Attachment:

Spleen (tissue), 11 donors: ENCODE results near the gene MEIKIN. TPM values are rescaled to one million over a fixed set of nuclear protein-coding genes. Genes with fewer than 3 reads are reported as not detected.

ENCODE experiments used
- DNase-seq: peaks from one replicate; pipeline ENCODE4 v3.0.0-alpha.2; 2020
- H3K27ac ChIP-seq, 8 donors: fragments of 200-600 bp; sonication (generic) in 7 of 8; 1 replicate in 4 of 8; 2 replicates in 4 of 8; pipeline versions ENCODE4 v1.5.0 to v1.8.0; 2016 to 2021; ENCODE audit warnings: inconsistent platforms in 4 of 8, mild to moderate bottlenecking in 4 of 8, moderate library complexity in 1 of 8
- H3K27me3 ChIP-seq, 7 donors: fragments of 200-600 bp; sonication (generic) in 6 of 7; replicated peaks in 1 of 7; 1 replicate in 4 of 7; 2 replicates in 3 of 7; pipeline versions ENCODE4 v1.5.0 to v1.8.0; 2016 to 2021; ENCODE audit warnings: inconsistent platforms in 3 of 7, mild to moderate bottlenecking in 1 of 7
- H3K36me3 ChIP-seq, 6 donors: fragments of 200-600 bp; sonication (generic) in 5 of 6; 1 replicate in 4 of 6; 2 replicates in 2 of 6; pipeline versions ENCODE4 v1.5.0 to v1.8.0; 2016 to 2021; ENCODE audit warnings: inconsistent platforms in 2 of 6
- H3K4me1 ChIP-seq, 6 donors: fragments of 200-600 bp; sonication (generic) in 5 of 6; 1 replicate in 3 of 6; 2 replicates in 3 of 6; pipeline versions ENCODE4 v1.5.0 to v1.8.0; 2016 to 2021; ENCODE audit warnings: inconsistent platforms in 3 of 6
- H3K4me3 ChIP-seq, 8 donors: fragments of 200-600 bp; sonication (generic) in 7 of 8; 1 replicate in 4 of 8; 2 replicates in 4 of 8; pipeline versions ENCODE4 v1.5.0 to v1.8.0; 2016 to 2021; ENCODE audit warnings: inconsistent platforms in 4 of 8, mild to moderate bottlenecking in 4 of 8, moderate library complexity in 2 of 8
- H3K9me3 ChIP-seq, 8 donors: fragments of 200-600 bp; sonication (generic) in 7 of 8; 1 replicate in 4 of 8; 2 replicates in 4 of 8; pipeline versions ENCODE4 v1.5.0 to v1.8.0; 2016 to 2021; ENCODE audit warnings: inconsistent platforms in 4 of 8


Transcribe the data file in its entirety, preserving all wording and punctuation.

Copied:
Spleen (tissue), 11 donors: ENCODE results near the gene MEIKIN. TPM values are rescaled to one million over a fixed set of nuclear protein-coding genes. Genes with fewer than 3 reads are reported as not detected.

ENCODE experiments used
- DNase-seq: peaks from one replicate; pipeline ENCODE4 v3.0.0-alpha.2; 2020
- H3K27ac ChIP-seq, 8 donors: fragments of 200-600 bp; sonication (generic) in 7 of 8; 1 replicate in 4 of 8; 2 replicates in 4 of 8; pipeline versions ENCODE4 v1.5.0 to v1.8.0; 2016 to 2021; ENCODE audit warnings: inconsistent platforms in 4 of 8, mild to moderate bottlenecking in 4 of 8, moderate library complexity in 1 of 8
- H3K27me3 ChIP-seq, 7 donors: fragments of 200-600 bp; sonication (generic) in 6 of 7; replicated peaks in 1 of 7; 1 replicate in 4 of 7; 2 replicates in 3 of 7; pipeline versions ENCODE4 v1.5.0 to v1.8.0; 2016 to 2021; ENCODE audit warnings: inconsistent platforms in 3 of 7, mild to moderate bottlenecking in 1 of 7
- H3K36me3 ChIP-seq, 6 donors: fragments of 200-600 bp; sonication (generic) in 5 of 6; 1 replicate in 4 of 6; 2 replicates in 2 of 6; pipeline versions ENCODE4 v1.5.0 to v1.8.0; 2016 to 2021; ENCODE audit warnings: inconsistent platforms in 2 of 6
- H3K4me1 ChIP-seq, 6 donors: fragments of 200-600 bp; sonication (generic) in 5 of 6; 1 replicate in 3 of 6; 2 replicates in 3 of 6; pipeline versions ENCODE4 v1.5.0 to v1.8.0; 2016 to 2021; ENCODE audit warnings: inconsistent platforms in 3 of 6
- H3K4me3 ChIP-seq, 8 donors: fragments of 200-600 bp; sonication (generic) in 7 of 8; 1 replicate in 4 of 8; 2 replicates in 4 of 8; pipeline versions ENCODE4 v1.5.0 to v1.8.0; 2016 to 2021; ENCODE audit warnings: inconsistent platforms in 4 of 8, mild to moderate bottlenecking in 4 of 8, moderate library complexity in 2 of 8
- H3K9me3 ChIP-seq, 8 donors: fragments of 200-600 bp; sonication (generic) in 7 of 8; 1 replicate in 4 of 8; 2 replicates in 4 of 8; pipeline versions ENCODE4 v1.5.0 to v1.8.0; 2016 to 2021; ENCODE audit warnings: inconsistent platforms in 4 of 8